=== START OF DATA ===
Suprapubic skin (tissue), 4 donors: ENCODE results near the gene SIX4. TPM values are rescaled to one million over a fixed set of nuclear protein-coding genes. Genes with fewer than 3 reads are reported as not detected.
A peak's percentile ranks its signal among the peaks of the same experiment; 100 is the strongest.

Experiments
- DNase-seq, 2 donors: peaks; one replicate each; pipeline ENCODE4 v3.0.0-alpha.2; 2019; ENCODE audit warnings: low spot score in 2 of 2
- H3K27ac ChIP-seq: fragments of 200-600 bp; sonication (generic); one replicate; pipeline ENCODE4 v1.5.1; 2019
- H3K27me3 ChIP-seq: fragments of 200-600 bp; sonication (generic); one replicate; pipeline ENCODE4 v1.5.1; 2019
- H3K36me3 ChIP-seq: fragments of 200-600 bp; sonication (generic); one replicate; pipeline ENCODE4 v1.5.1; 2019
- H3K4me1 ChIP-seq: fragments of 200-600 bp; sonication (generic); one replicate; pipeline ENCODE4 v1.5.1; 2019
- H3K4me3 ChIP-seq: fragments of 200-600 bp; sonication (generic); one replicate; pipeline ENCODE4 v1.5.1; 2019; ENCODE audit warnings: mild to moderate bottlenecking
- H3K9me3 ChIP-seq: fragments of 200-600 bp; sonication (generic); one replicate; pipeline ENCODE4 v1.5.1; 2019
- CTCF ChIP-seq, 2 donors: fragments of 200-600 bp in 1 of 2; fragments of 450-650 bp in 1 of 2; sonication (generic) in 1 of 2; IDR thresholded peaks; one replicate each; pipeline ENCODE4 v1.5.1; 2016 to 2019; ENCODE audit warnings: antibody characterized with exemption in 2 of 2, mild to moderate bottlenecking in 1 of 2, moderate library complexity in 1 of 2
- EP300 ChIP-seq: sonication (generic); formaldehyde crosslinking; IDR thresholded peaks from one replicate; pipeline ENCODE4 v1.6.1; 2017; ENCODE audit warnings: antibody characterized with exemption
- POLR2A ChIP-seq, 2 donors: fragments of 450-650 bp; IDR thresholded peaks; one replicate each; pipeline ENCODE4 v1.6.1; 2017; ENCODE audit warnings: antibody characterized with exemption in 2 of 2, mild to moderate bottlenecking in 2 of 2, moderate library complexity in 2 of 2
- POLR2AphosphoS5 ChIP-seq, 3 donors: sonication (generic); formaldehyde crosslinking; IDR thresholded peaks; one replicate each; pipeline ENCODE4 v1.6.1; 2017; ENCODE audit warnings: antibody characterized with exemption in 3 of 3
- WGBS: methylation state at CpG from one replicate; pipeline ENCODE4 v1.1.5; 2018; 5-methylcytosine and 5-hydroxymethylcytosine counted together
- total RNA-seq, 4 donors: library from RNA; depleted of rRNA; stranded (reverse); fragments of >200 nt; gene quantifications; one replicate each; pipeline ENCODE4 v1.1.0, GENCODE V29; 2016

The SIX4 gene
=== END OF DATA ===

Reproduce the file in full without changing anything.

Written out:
Suprapubic skin (tissue), 4 donors: ENCODE results near the gene SIX4. TPM values are rescaled to one million over a fixed set of nuclear protein-coding genes. Genes with fewer than 3 reads are reported as not detected.
A peak's percentile ranks its signal among the peaks of the same experiment; 100 is the strongest.

Experiments
- DNase-seq, 2 donors: peaks; one replicate each; pipeline ENCODE4 v3.0.0-alpha.2; 2019; ENCODE audit warnings: low spot score in 2 of 2
- H3K27ac ChIP-seq: fragments of 200-600 bp; sonication (generic); one replicate; pipeline ENCODE4 v1.5.1; 2019
- H3K27me3 ChIP-seq: fragments of 200-600 bp; sonication (generic); one replicate; pipeline ENCODE4 v1.5.1; 2019
- H3K36me3 ChIP-seq: fragments of 200-600 bp; sonication (generic); one replicate; pipeline ENCODE4 v1.5.1; 2019
- H3K4me1 ChIP-seq: fragments of 200-600 bp; sonication (generic); one replicate; pipeline ENCODE4 v1.5.1; 2019
- H3K4me3 ChIP-seq: fragments of 200-600 bp; sonication (generic); one replicate; pipeline ENCODE4 v1.5.1; 2019; ENCODE audit warnings: mild to moderate bottlenecking
- H3K9me3 ChIP-seq: fragments of 200-600 bp; sonication (generic); one replicate; pipeline ENCODE4 v1.5.1; 2019
- CTCF ChIP-seq, 2 donors: fragments of 200-600 bp in 1 of 2; fragments of 450-650 bp in 1 of 2; sonication (generic) in 1 of 2; IDR thresholded peaks; one replicate each; pipeline ENCODE4 v1.5.1; 2016 to 2019; ENCODE audit warnings: antibody characterized with exemption in 2 of 2, mild to moderate bottlenecking in 1 of 2, moderate library complexity in 1 of 2
- EP300 ChIP-seq: sonication (generic); formaldehyde crosslinking; IDR thresholded peaks from one replicate; pipeline ENCODE4 v1.6.1; 2017; ENCODE audit warnings: antibody characterized with exemption
- POLR2A ChIP-seq, 2 donors: fragments of 450-650 bp; IDR thresholded peaks; one replicate each; pipeline ENCODE4 v1.6.1; 2017; ENCODE audit warnings: antibody characterized with exemption in 2 of 2, mild to moderate bottlenecking in 2 of 2, moderate library complexity in 2 of 2
- POLR2AphosphoS5 ChIP-seq, 3 donors: sonication (generic); formaldehyde crosslinking; IDR thresholded peaks; one replicate each; pipeline ENCODE4 v1.6.1; 2017; ENCODE audit warnings: antibody characterized with exemption in 3 of 3
- WGBS: methylation state at CpG from one replicate; pipeline ENCODE4 v1.1.5; 2018; 5-methylcytosine and 5-hydroxymethylcytosine counted together
- total RNA-seq, 4 donors: library from RNA; depleted of rRNA; stranded (reverse); fragments of >200 nt; gene quantifications; one replicate each; pipeline ENCODE4 v1.1.0, GENCODE V29; 2016

The SIX4 gene